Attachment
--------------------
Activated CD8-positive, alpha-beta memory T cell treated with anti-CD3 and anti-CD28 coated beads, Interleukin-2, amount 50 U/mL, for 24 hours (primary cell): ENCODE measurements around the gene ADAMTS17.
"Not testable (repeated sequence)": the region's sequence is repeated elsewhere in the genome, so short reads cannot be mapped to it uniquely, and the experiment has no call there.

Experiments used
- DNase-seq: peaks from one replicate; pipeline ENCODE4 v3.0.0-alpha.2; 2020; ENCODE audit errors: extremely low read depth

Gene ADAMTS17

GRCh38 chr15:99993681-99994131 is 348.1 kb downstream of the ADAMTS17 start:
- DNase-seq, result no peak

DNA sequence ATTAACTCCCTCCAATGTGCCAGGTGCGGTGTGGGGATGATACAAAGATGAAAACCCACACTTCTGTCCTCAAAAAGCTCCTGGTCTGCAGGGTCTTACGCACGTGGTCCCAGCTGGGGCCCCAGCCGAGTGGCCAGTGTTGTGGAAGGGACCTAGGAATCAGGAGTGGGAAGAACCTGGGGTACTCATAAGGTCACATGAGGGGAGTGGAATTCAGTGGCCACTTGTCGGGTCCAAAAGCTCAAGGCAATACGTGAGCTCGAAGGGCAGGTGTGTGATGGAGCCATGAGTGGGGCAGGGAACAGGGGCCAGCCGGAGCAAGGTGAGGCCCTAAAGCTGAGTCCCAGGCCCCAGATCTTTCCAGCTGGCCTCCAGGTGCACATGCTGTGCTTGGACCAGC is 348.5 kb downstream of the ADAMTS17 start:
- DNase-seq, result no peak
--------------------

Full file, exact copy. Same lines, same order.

Activated CD8-positive, alpha-beta memory T cell treated with anti-CD3 and anti-CD28 coated beads, Interleukin-2, amount 50 U/mL, for 24 hours (primary cell): ENCODE measurements around the gene ADAMTS17.
"Not testable (repeated sequence)": the region's sequence is repeated elsewhere in the genome, so short reads cannot be mapped to it uniquely, and the experiment has no call there.

Experiments used
- DNase-seq: peaks from one replicate; pipeline ENCODE4 v3.0.0-alpha.2; 2020; ENCODE audit errors: extremely low read depth

Gene ADAMTS17

GRCh38 chr15:99993681-99994131 is 348.1 kb downstream of the ADAMTS17 start:
- DNase-seq, result no peak

DNA sequence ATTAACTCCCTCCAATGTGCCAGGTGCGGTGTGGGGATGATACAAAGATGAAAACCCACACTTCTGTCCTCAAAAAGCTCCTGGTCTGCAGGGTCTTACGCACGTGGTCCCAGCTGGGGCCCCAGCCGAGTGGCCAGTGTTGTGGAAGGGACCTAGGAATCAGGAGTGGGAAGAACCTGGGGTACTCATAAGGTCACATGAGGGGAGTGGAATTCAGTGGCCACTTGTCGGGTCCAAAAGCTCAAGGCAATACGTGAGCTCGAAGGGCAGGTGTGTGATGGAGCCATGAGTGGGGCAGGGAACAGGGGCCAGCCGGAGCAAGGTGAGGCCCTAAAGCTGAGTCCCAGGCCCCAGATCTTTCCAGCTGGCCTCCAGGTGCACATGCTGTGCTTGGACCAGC is 348.5 kb downstream of the ADAMTS17 start:
- DNase-seq, result no peak